Dismissal of retail supervisor for acts of insubordination and misconduct upheld

Dismissal of retail supervisor for acts of insubordination and misconduct upheld

The Fair Work Commission has upheld the dismissal of a female supervisor whose conduct deteriorated after discovering a male co-worker had been convicted of historical sexual offences, and her employer did not accept her requests to have him terminated or transferred.

The case involved a part-time Customer Service supervisor who worked for a retail chain in Adelaide. Although part-time, she was a keen employee who worked an average of 35 hours per week, generally four days as a customer service supervisor (front end) and one day as a retail employee in the variety department. On occasions, the supervisor worked alongside a male co-worker (identified only as Person A).

On 3 July 2021, she mentioned to a colleague that she had concerns about working with Person A and thought younger female staff might also feel uncomfortable. She had not witnessed Person A doing anything inappropriate, but she just had an uneasy feeling about him.

The supervisor undertook an internet search which revealed Person A had been convicted of a historic sex offence, for which he had been jailed and subsequently released.

The following day, she informally spoke to store management, who told her they were unaware of the conviction and would seek legal advice.

On 8 July 2021, the supervisor met with her Store Manager and the HR Manager, who informed her that they had received legal advice that no grounds existed to take action against Person A simply because he had a past conviction for a historic sex offence. She was asked to provide names of other staff who also felt uncomfortable but was unable to provide specific details.

Unsatisfied with the response and feeling somewhat helpless, the supervisor emailed the store manager on 10 July 2021, asking what steps could be implemented to distance her from Person A. A temporary solution was introduced so that the supervisor was transferred from front-end duties when Person A was rostered on; however, she became increasingly depressed and emotional at the thought of coming to work.

On 9 August 2021, the supervisor appeared to be in a distraught state, and a meeting was convened with the HR Manager and a male store manager. An offer was made to transfer her to a separate supermarket, but she rejected this as it involved further travel. Shortly after making hostile comments about Person A, she exited the meeting room and then returned and said directly to the HR Manager, “You are not doing a very good job”. The store manager witnessed the comment.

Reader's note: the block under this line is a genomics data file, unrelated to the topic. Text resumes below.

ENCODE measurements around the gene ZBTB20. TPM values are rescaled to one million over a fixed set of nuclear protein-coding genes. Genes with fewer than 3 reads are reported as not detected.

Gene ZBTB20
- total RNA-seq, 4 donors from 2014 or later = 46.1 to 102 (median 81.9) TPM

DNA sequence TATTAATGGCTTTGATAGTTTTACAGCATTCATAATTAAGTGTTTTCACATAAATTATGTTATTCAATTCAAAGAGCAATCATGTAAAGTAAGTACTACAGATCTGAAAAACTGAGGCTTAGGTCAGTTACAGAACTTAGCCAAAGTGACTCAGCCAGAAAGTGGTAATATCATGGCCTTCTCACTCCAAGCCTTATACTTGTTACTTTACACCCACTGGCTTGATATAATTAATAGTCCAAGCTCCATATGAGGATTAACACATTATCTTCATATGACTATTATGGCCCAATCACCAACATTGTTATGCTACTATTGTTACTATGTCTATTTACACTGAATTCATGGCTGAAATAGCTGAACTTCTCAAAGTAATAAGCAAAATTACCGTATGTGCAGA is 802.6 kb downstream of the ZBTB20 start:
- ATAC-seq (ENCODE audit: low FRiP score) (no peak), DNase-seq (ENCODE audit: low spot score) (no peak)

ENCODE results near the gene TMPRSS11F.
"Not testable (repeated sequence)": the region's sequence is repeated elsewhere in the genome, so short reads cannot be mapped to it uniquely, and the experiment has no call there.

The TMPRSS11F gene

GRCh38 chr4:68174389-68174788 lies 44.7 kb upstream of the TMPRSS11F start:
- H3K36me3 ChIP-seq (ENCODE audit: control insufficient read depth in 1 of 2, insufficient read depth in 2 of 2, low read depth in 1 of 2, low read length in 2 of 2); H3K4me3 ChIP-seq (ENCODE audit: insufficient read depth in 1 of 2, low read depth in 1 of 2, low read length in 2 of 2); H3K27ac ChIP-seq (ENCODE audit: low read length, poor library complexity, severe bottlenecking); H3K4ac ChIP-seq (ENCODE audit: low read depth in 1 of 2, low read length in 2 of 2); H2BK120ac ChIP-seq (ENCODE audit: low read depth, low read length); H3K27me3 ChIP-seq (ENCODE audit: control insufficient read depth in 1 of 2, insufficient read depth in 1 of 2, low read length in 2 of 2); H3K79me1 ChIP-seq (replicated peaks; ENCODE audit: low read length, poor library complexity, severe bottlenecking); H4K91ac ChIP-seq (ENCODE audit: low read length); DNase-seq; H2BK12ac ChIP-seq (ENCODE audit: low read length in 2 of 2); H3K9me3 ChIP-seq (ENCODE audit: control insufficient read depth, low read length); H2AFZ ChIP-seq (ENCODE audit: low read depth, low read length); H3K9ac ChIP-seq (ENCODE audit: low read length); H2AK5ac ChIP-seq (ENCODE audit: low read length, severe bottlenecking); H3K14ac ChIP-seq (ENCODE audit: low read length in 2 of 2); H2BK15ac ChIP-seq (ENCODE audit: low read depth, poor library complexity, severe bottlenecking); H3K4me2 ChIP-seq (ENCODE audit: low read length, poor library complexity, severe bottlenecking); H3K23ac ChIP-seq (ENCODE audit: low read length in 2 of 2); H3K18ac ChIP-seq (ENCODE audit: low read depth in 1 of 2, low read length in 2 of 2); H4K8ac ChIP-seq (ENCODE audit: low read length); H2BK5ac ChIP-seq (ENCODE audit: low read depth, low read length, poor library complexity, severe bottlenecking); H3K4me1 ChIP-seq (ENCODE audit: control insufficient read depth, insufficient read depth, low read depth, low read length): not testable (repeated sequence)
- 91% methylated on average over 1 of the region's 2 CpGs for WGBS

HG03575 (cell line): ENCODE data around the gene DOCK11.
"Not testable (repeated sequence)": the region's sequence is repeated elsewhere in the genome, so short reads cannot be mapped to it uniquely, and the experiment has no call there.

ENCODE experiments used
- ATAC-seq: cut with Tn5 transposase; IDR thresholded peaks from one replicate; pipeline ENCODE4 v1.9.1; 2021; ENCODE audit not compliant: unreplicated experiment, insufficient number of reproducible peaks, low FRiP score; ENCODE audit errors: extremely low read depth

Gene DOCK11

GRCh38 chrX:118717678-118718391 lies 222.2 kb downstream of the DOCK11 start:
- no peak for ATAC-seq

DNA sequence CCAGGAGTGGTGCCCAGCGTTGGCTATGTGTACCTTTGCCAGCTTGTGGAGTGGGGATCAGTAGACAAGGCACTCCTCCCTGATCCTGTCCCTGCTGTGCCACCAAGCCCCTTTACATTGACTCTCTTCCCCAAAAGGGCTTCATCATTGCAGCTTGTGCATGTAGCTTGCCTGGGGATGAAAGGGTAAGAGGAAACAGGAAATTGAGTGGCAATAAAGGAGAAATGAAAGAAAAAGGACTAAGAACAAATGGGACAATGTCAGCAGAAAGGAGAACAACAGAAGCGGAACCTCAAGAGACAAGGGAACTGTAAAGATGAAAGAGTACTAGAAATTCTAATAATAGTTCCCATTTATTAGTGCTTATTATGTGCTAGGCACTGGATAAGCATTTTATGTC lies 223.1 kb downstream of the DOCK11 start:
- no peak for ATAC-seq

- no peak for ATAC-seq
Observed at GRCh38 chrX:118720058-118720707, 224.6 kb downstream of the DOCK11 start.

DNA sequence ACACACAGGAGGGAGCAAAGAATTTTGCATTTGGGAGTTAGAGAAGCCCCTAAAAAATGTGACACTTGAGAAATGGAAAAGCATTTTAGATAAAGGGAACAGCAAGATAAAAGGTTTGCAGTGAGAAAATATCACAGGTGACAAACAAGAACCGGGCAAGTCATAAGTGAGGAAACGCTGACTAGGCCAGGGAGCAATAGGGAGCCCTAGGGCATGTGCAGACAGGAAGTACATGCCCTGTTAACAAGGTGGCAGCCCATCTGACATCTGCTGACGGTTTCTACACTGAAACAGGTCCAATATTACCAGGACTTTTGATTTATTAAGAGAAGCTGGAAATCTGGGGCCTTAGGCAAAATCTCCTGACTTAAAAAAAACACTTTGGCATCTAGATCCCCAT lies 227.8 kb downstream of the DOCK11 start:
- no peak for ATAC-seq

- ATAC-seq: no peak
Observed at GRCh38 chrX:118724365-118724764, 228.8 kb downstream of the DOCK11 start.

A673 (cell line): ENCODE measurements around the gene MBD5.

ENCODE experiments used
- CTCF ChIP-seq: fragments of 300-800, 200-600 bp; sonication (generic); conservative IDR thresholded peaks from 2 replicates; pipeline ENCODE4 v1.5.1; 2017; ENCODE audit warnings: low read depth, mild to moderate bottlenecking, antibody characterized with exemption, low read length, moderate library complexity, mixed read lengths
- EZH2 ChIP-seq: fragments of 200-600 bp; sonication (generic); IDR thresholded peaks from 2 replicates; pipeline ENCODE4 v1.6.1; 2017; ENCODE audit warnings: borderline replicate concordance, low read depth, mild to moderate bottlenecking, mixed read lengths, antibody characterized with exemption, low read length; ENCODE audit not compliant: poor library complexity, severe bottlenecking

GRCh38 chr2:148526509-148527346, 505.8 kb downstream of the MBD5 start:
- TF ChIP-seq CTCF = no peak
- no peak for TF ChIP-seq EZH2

Later that day, it was reported that the supervisor had, on one occasion, referred to the HR Manager as a ‘fucking bitch’ and stormed out of the store later that day during her shift. She then took five days of personal leave.

On 23 August 2021, a second meeting was held in an attempt to find a permanent solution to appease the supervisor’s concerns. The offer was made to split the roster across three areas, including online work; however, the supervisor reacted angrily, stating, “online is for monkeys”. She then turned to the Customer Service Manager and said to her, “You are a shit front-end manager, and you do nothing all day”. Understandably, the manager was shocked at being spoken to that way.

A disciplinary meeting was held on 30 August 2021, encompassing both incidents. After initially considering terminating the supervisor, she was issued with a first and final warning, largely due to the recognition of the stress the supervisor had been under.

The next four weeks were uneventful until 27 September 2021, when the supervisor voiced her frustration about a delayed lunch break and abused a co-worker in front of customers. Following a show cause meeting on 29 September 2021, the supervisor was dismissed.

In his determination, Deputy President Peter Anderson accepted the submission that the comments of the supervisor towards her managers were insubordinate and constituted misconduct. With regard to the initial trigger, he noted,

“While Ms (S) was entitled to disagree (even unreasonably) with the manner in which her employer handled the issues raised, her views about Person A and her views about the changed roster did not vitiate her contractual obligations. These included the duty to act professionally, courteously and respectfully. I have found separate instances of misconduct over a two-month period where Ms (S) acted in breach of those duties”.

The application for reinstatement was dismissed.

TS v The Employer (U2021/9412) 4 March 2022

For questions about misconduct, privacy issues, or other employment questions, please contact Dean Cameron at Workforce Advisory Lawyers – We Know Employment Law on 1300 WAL LAW, 0417 622 178 or via email to dean.cameron@workforceadvisory.com.au

Disclaimer: This information is provided as general advice on workplace relations and employment law. It does not constitute legal advice, and it is always advisable to seek further information regarding specific workplace issues. Liability limited by a scheme approved under professional standards legislation.

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